Treating Achilles’ Tendonitis

Running from about mid-leg to your heel, on the back lower, leg is the Achilles tendon.  This tendon anchors both the gastrocnemius and the soleus muscles to the heel.  You’ll find the gastrocnemius muscle running from the lower part of the femur, while the soleus runs from just below the knee.  Although they’re very close in terms of location to one another, they work completely differently.  The gastrocnemius is most at work when the knee is extended (i.e. when walking), and the soleus goes to work when the knee is bent (i.e. when riding a bicycle).  Tendons work in tandem with one another as they join further down the leg to form the Achilles tendon.  This then attaches to the heel bone.

 

What seems to be the problem?

Because of where it’s located, it’s quite common for the Achilles tendon to get hurt.  It’s put under a great deal of strain a lot of the time as supports pretty much half your whole body weight.  Here are just some of the things that can go wrong:

  • Misalignment of the calcaneus (heel bone):  If you suffer from a flat foot or a high arch you constantly have to stretch and strain one side of your foot.  This creates a pull on the tendon that gradually gets worse.
  • Poor warm-up techniques: If you don’t carry out a proper warm-up before you exercise the chances of you pulling a muscle is quite high.  Your muscles will be stiff and hard to stretch and as a result, they’ll be unable to meet the sudden demand needed.
  • Lack of flexibility:  When you exercise a muscle it gets bigger and shorter, making it much more prone to injury as it’s constantly under tension.  Being constantly put under so much tension, eventually, the muscle will collapse or snap.
  • Muscle imbalance:  If your calves are a lot stronger than your anterior leg muscles, when you run your heel bone is kept plantarflexed when in the air.  When this happens, you end up overstretching the tendon with each step you take.  Eventually, this could lead to a rupture or tendonitis.
  • Pressure:  Direct pressure on the tendon from ankle braces, ankle taping, high top shoes, or any other poorly fitting shoe.
  • Hill training:  Training too much too soon is dangerous and if you’ve been out of action for a while it’s probably best not to start back with this.  Your calves are especially at risk of injury when hill training since they are constantly stretching and too much of this type of exercise without the proper warm-up or rest can weaken the muscle making it more prone to injury.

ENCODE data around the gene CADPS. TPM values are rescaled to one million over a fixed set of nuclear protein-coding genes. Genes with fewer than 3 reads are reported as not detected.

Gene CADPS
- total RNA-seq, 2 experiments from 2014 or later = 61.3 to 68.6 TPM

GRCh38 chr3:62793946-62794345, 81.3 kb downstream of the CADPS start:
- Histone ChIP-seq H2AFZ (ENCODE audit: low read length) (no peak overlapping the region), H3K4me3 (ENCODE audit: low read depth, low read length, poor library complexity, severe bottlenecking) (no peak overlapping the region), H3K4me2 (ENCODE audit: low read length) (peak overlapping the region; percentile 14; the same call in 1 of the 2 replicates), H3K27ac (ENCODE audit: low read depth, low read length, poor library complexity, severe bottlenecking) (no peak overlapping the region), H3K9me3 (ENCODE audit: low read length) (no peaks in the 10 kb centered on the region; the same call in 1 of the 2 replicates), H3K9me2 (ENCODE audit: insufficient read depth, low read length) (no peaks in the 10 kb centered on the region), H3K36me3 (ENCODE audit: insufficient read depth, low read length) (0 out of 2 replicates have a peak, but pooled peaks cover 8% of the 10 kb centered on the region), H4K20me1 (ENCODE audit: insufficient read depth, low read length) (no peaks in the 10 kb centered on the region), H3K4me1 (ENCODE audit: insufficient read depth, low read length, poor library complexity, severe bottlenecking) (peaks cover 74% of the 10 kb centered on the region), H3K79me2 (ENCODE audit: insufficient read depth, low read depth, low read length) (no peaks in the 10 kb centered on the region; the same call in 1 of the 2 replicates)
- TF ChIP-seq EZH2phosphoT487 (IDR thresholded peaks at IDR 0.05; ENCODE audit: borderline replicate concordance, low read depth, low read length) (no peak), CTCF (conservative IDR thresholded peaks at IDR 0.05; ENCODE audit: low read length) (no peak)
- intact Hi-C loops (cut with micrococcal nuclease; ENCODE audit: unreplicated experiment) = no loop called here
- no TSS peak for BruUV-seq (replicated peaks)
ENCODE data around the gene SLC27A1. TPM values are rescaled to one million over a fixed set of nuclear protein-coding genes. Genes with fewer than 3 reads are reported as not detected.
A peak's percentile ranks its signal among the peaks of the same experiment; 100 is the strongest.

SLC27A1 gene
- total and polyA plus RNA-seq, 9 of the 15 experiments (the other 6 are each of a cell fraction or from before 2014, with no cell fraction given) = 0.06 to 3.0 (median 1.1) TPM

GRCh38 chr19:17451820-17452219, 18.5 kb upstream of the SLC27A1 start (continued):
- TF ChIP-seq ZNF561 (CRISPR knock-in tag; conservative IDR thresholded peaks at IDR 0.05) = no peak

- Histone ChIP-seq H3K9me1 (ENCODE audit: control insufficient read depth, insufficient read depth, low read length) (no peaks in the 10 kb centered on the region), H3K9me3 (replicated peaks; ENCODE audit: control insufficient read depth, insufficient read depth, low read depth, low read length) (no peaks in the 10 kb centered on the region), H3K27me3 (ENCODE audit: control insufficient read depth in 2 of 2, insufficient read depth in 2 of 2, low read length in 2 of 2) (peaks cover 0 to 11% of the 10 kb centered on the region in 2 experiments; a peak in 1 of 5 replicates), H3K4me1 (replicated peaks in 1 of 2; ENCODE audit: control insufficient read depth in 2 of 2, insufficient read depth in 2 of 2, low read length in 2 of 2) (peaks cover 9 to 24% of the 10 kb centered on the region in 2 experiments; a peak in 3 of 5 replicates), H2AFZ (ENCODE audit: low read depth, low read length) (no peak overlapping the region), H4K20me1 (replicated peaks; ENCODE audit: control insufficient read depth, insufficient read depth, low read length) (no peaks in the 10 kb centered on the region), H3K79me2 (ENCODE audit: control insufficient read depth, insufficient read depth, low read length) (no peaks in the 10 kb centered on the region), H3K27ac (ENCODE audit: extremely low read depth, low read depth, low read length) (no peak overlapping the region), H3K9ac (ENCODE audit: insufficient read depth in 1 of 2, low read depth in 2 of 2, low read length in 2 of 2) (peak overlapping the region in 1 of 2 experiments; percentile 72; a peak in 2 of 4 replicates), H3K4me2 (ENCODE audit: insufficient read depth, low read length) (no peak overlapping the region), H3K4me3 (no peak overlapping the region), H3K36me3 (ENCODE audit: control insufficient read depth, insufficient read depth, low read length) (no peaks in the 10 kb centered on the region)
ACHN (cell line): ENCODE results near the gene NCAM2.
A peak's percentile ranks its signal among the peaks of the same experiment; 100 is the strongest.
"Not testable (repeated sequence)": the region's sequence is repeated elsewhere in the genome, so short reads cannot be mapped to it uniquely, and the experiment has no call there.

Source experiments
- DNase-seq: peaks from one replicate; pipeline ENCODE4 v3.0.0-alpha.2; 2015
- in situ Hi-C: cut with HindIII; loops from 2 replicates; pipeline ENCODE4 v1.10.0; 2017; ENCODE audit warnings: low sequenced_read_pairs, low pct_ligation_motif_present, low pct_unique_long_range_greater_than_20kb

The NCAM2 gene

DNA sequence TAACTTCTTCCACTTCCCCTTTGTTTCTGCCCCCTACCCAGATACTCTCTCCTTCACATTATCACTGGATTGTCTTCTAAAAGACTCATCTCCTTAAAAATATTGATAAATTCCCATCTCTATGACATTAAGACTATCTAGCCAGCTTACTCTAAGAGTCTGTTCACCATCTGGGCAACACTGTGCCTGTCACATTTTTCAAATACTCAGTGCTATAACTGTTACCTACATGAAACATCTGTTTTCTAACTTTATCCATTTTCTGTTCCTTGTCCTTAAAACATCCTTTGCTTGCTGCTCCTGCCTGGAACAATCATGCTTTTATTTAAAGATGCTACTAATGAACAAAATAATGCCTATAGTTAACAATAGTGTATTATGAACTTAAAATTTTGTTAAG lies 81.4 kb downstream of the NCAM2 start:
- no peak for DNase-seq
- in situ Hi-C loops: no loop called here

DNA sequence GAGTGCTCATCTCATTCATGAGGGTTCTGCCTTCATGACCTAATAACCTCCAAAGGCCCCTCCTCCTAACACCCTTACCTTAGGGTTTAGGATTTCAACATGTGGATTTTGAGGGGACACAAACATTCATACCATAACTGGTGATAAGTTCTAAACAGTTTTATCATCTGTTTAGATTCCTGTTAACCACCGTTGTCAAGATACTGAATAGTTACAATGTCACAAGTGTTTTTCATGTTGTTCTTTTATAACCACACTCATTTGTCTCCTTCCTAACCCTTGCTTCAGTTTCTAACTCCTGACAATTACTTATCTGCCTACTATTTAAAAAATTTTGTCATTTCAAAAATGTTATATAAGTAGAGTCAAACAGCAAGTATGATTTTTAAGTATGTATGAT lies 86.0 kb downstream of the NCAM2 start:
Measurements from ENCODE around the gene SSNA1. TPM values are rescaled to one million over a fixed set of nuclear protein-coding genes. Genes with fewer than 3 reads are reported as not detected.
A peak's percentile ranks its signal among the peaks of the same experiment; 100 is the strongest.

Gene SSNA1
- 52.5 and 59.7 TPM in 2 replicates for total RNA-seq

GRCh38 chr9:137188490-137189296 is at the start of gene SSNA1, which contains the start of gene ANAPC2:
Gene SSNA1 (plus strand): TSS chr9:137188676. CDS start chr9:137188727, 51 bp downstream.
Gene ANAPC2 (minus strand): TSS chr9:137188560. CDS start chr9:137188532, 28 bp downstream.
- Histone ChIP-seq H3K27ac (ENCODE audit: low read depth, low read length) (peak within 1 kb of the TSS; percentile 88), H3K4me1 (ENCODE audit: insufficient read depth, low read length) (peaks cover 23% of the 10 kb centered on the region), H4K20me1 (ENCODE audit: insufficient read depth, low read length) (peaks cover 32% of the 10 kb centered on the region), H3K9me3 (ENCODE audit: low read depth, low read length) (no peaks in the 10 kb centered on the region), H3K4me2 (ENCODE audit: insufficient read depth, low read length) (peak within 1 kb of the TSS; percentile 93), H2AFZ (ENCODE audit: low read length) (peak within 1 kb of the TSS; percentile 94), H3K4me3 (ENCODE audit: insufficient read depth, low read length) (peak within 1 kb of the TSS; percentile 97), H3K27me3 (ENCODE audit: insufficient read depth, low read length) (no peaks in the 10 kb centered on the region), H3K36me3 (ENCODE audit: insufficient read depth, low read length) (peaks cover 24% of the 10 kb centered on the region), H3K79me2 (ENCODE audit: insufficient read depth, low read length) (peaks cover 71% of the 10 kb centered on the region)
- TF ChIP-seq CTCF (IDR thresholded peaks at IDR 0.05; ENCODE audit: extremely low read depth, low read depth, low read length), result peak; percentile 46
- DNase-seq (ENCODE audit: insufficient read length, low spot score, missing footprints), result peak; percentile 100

• High heeled shoes:  They might look good, but they don’t do your feet or calves any favors.  As the foot is constantly in platarflexion your calves end up adapting to that position and shrink as a result.  Not only does this cause flexibility issues, but it creates a lot of unnecessary strain when wearing regular shoes as your calves become stretched again.

 

Treatment options

If you have managed to get an Achilles tendonitis you might want to stay away from running for a while to give yourself a chance to heal properly.  To do that, first, you need to locate the cause.  Once you know where the problem lies you can take the relevant steps to eliminate it, then you need to heal the damaged tendon.  First, you’ll need to allow around 3-4 weeks for the fibers to heal, so rest is vital.  For the first few days, you’ll also want to use lots of ice to reduce the swelling and accelerate the healing process.  Avoid walking if you’re in a great deal of pain.

When you can finally walk pain-free, you can start to heal those fibers.  Start by massaging the tendon gently to help rid any excessive scar tissue.  Then take some of the load off the calf by applying a deep massage to promote relaxation and good circulation.  As it begins to heal, you can start to stretch it but be careful not to overdo it as is still very weak at this point.  Once you are well enough to exercise again make sure you break yourself in gently, making sure that it still feels good.  Make sure you stretch too otherwise you may end up right back where you started in the road to recovery.  In the final part of treatment, try and use deep tissue massage.  To do this first warm up the muscle the massage it, stretch it and finally ice it.  Follow these steps and within a month or so you should back on your feet again, running pain-free.

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